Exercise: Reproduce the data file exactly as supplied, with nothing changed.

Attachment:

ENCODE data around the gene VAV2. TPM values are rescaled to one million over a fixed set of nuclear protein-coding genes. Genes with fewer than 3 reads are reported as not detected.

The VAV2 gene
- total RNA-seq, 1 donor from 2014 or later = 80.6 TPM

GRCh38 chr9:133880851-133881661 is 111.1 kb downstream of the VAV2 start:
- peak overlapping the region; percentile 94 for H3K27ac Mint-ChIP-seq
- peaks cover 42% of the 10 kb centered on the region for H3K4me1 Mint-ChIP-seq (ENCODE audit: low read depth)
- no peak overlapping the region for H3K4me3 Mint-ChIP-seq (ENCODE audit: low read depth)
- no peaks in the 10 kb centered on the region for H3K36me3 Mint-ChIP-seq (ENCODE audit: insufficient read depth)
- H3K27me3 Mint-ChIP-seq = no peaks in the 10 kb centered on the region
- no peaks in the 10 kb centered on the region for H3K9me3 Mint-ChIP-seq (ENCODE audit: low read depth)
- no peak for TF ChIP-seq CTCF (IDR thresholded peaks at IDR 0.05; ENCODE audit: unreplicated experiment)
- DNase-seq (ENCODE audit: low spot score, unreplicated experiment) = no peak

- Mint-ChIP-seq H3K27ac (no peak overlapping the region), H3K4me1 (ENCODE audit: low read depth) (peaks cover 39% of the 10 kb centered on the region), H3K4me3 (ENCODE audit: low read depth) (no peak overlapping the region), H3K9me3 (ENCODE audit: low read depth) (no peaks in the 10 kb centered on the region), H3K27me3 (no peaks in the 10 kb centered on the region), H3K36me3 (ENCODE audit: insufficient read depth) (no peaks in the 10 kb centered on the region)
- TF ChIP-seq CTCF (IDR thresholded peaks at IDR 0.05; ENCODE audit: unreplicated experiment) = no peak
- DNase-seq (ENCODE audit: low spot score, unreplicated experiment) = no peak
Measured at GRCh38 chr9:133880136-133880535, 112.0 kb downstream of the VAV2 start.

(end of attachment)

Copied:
ENCODE data around the gene VAV2. TPM values are rescaled to one million over a fixed set of nuclear protein-coding genes. Genes with fewer than 3 reads are reported as not detected.

The VAV2 gene
- total RNA-seq, 1 donor from 2014 or later = 80.6 TPM

GRCh38 chr9:133880851-133881661 is 111.1 kb downstream of the VAV2 start:
- peak overlapping the region; percentile 94 for H3K27ac Mint-ChIP-seq
- peaks cover 42% of the 10 kb centered on the region for H3K4me1 Mint-ChIP-seq (ENCODE audit: low read depth)
- no peak overlapping the region for H3K4me3 Mint-ChIP-seq (ENCODE audit: low read depth)
- no peaks in the 10 kb centered on the region for H3K36me3 Mint-ChIP-seq (ENCODE audit: insufficient read depth)
- H3K27me3 Mint-ChIP-seq = no peaks in the 10 kb centered on the region
- no peaks in the 10 kb centered on the region for H3K9me3 Mint-ChIP-seq (ENCODE audit: low read depth)
- no peak for TF ChIP-seq CTCF (IDR thresholded peaks at IDR 0.05; ENCODE audit: unreplicated experiment)
- DNase-seq (ENCODE audit: low spot score, unreplicated experiment) = no peak

- Mint-ChIP-seq H3K27ac (no peak overlapping the region), H3K4me1 (ENCODE audit: low read depth) (peaks cover 39% of the 10 kb centered on the region), H3K4me3 (ENCODE audit: low read depth) (no peak overlapping the region), H3K9me3 (ENCODE audit: low read depth) (no peaks in the 10 kb centered on the region), H3K27me3 (no peaks in the 10 kb centered on the region), H3K36me3 (ENCODE audit: insufficient read depth) (no peaks in the 10 kb centered on the region)
- TF ChIP-seq CTCF (IDR thresholded peaks at IDR 0.05; ENCODE audit: unreplicated experiment) = no peak
- DNase-seq (ENCODE audit: low spot score, unreplicated experiment) = no peak
Measured at GRCh38 chr9:133880136-133880535, 112.0 kb downstream of the VAV2 start.